Erasmus programme
The Erasmus+ exchange programme doesn’t just blur borders, but also breaks barriers. Source: Alexis Brown/Unsplash

A new report from the European Commission (EC) reveals that the Erasmus+ programme has helped over 10 million participants gain experience abroad, including four million between the years 2014 and 2020.

Of the four million, an estimated two million participants are from the higher education sector. 

The 2018 annual report outlines several key milestones just in time for the programme’s 33rd anniversary this year. Firstly, 850,000 students, apprentices, teachers, and youth workers benefited from the exchange programme in the 2017/2018 academic year. 

This included 155,000 young people and youth workers, 148,000 vocational education and training learners, and 40,000 teachers and school staff. Erasmus+ also funded more than 23,500 projects during that period. 

As stated in the report, “The Erasmus+ programme continues to represent one of the most tangible achievements of the EU: uniting people across the continent, creating a sense of belonging and solidarity.”

Erasmus+ programme blurs borders, breaks barriers

Spain was the top destination of Erasmus+ participants in 2017/18. Source: Erasmus+ annual report 2018

According to the report, higher education students had a favourite destination in 2017/18: Spain (51,321 participants). In second place was Germany (34,539), followed by the UK (31,877), France (29,833) and Italy (27,945).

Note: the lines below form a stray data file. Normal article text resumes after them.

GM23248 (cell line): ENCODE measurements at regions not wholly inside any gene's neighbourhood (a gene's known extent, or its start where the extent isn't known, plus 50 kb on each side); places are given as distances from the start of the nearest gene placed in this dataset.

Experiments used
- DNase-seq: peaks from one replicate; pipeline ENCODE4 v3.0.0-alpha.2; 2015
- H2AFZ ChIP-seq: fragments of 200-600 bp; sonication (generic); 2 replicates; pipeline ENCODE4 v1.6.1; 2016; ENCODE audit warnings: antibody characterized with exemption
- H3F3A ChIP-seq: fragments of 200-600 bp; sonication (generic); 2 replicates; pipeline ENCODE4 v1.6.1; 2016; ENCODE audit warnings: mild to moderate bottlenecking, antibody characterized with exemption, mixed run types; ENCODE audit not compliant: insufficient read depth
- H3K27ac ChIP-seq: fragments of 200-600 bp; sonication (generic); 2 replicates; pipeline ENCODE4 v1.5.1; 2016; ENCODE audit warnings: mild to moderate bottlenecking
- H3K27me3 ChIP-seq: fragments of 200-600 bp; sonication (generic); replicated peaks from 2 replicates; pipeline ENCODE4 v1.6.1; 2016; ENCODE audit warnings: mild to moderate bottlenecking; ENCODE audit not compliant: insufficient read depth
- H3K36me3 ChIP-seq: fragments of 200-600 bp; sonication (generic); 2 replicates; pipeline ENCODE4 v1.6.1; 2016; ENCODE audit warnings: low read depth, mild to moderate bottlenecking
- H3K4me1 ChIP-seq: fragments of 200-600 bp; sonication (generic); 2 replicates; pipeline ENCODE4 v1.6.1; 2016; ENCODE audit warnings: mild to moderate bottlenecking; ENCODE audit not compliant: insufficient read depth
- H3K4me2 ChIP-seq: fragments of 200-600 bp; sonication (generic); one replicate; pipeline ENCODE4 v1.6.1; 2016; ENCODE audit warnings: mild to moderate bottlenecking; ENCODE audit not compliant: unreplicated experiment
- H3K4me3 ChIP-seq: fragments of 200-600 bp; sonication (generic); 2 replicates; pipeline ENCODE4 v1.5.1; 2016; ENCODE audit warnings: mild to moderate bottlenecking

Most participants in the Erasmus+ programme came from France (47,811), Germany (42,398), Spain (40,226), Italy (38,682) and Turkey (17,957).

It’s safe to say that the programme doesn’t just blur borders, but also breaks barriers. One of the ways it does this is with the Erasmus+ Mobile App, which has been downloaded over 73,000 times since being launched in 2017. 

Using this app, students can access a range of administrative, accommodation, and language services that will ease their time abroad. For example, participants can learn 24 EU languages online via the Erasmus+ Online Linguistic Support. This course has helped 530,000 participants since 2014, including 8,000 refugees. 

EC calls for greater funding

The proposed European Commission budget for 2021–2027 puts forth a plan to increase Erasmus+ spending to €30 billion, which is nearly double of the €14.7 billion allocated in the current period. Of this, €25.9 billion will be channelled towards education and training, €3.1 billion towards youth, and €550 million towards sports.

The new budget will cover up to 12 million people, which is three times as many as in the current financing period. Additionally, it will support the growth of the European Education Area, which will “enhance learning mobility and educational opportunities in the EU”.

Beyond Europe, the EC hopes to strengthen relations with third countries and focus on fields that will be relevant for future jobs, such as renewable energy and the climate crisis. 

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